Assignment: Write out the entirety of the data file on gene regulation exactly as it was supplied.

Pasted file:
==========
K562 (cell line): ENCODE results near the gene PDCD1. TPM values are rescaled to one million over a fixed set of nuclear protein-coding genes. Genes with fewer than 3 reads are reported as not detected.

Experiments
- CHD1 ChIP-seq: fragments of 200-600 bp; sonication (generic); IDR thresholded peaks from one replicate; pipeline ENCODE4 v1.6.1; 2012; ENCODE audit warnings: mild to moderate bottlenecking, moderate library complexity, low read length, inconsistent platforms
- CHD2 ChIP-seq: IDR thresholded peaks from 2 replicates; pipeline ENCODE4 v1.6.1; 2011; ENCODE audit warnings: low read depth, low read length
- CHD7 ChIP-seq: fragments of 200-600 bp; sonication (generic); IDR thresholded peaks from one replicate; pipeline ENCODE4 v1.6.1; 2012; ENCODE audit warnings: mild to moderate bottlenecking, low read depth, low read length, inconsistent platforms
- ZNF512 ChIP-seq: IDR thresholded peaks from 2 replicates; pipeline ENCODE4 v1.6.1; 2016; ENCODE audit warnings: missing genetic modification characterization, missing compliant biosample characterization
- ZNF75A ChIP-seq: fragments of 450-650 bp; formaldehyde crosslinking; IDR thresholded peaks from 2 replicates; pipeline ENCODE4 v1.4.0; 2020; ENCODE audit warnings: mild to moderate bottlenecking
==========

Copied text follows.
K562 (cell line): ENCODE results near the gene PDCD1. TPM values are rescaled to one million over a fixed set of nuclear protein-coding genes. Genes with fewer than 3 reads are reported as not detected.

Experiments
- CHD1 ChIP-seq: fragments of 200-600 bp; sonication (generic); IDR thresholded peaks from one replicate; pipeline ENCODE4 v1.6.1; 2012; ENCODE audit warnings: mild to moderate bottlenecking, moderate library complexity, low read length, inconsistent platforms
- CHD2 ChIP-seq: IDR thresholded peaks from 2 replicates; pipeline ENCODE4 v1.6.1; 2011; ENCODE audit warnings: low read depth, low read length
- CHD7 ChIP-seq: fragments of 200-600 bp; sonication (generic); IDR thresholded peaks from one replicate; pipeline ENCODE4 v1.6.1; 2012; ENCODE audit warnings: mild to moderate bottlenecking, low read depth, low read length, inconsistent platforms
- ZNF512 ChIP-seq: IDR thresholded peaks from 2 replicates; pipeline ENCODE4 v1.6.1; 2016; ENCODE audit warnings: missing genetic modification characterization, missing compliant biosample characterization
- ZNF75A ChIP-seq: fragments of 450-650 bp; formaldehyde crosslinking; IDR thresholded peaks from 2 replicates; pipeline ENCODE4 v1.4.0; 2020; ENCODE audit warnings: mild to moderate bottlenecking